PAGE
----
Ireland becomes an increasingly popular investment destination, particularly after the Brexit, and more investments will be allocated here.
The country attracts many overseas students who look for quality education, at the same time as they can become internationalized and learn English.
Luckily, it’s significantly easier to buy property in Ireland compared to Southern European and Asian countries. In fact, Ireland has sprung up as one of the most popular options when overseas investors look for real estate.
In this article, we review how you can buy property in Ireland, covering everything from regulations, taxes, and the buying process.
- Can foreigners buy property in Ireland?
- The process when buying property in Ireland
- Property Taxes
- Can I get a residence permit if I buy property in Ireland?
- Can I rent out my property?
- Property Prices in Ireland
Can foreigners buy property in Ireland?
Foreigners have no general issues buying property in Ireland, which is similar to many other European countries. That’s not the case in Asia where foreigners encounter strict foreign property ownership regulations.
In countries like Thailand and the Philippines, foreigners can generally only own condominium units on a freehold basis, with certain quotas.
You don’t have to be a resident in Ireland either, which is the case for buyers of established properties in Australia.
There are no limits on the number of properties, making local ownership regulations highly competitive.
Can foreigners buy land in Ireland?
While EU citizens have no restrictions to purchase any type of land in Ireland, non-EU citizens need to get approval from the Land Commission, before buying any farmland (agricultural land).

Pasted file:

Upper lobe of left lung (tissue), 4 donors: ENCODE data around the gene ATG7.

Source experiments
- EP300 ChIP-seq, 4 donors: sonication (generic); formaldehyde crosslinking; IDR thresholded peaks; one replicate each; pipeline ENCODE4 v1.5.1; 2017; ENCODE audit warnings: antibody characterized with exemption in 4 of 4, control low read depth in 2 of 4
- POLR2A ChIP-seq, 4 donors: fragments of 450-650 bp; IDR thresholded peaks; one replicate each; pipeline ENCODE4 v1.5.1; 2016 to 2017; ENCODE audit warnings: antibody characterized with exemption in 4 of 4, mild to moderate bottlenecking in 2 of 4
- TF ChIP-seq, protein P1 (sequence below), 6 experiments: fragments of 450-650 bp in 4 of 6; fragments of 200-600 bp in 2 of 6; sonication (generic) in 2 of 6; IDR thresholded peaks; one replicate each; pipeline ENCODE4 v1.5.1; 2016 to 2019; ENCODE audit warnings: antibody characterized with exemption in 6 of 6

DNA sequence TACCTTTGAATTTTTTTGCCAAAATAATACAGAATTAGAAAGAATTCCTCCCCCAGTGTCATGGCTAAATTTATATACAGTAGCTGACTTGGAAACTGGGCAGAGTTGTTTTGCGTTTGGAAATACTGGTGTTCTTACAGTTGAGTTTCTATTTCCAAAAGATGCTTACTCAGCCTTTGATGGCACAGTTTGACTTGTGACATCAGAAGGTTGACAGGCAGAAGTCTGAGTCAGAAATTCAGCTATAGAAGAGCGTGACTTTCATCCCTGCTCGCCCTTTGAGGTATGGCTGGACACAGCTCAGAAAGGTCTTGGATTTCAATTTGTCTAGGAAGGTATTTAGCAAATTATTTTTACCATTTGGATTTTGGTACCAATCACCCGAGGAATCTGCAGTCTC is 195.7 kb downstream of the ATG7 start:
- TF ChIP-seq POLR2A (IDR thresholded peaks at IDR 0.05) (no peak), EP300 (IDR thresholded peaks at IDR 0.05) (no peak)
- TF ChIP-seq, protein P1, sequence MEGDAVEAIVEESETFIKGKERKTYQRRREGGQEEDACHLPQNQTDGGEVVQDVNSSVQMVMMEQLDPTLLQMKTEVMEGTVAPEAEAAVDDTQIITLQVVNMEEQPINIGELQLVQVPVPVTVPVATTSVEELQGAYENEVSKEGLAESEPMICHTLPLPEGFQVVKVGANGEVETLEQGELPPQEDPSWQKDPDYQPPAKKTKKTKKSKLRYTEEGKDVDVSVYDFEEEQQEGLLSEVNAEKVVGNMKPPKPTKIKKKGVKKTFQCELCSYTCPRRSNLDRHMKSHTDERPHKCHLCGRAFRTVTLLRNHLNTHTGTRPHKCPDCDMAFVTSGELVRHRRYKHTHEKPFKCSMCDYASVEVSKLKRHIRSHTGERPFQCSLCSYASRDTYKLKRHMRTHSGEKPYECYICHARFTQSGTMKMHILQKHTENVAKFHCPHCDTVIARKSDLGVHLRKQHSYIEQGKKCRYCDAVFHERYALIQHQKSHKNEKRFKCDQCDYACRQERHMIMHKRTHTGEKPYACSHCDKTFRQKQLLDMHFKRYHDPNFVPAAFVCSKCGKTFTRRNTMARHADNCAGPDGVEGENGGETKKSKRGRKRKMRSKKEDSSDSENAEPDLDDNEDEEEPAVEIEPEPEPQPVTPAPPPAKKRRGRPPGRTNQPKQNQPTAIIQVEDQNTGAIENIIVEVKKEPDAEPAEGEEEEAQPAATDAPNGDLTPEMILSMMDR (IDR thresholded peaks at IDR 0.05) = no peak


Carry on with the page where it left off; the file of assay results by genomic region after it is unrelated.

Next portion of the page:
Non-EU residents have no restrictions to buy urban land whatsoever.
Process when buying property in Ireland
Even if it’s considerably easier to purchase a property in Ireland, compared to countries like Spain and Southeast Asian countries, you need to study the buying process well in advance.
Let’s have a look at the buying process when you buy your property in Ireland.
1. Find a Real estate agent
First of all, you need to find a property that suits your needs and price range. You can contact local real estate agents, or an Auctioneer as they are usually called in Ireland.
I recommend you to ask people like friends, relatives or colleagues, who have a relation to Ireland.
Maybe they have children studying there or have bought a property for investment purposes previously. You can also contact the Irish communities where you live, including the Chamber of Commerce or your local embassy.
A common way to find real estate agents is also to simply search online. If you find a real estate that looks reliable, you can check search for an agent at the PSRA’s website (the Property Services Regulatory Authority).
Also, don’t forget to check IPAV’s (the Institute of Professional Auctioneers and Valuers) website, which is the National register for Auctioneers in Ireland.
IPAV can be compared to EAA in Hong Kong and work proactively to assure that foreign investors are treated in the best way.
What should I ask the Auctioneer?
Questions you can ask the auctioneer to confirm his or her credibility are:
a. Whether the person is licensed
b. That the Auctioneer has good knowledge about the neighborhood you intend to invest in, such as property prices and the turnover of properties
c. If the Auctioneer has sold any properties in the area recently
d. If the Auctioneer has helped buyers from your home country
Continue to add questions to the list and make sure that they have good knowledge of the Irish market before you decide to hire them.
How high are agents’ commissions?
You need to pay a fee of around 2%, but it might vary depending on which Real estate agent you chose.
In Hong Kong, the agents usually get a fee of around 1% is the same as in Hong Kong, in Spain they get 3% to 6%, just to make a comparison.
2. Get a preliminary mortgage agreement (Approval in Principle)
As explained in my previous articles, it’s important that you get a preliminary mortgage agreement with a bank, to assure that you can finance your property.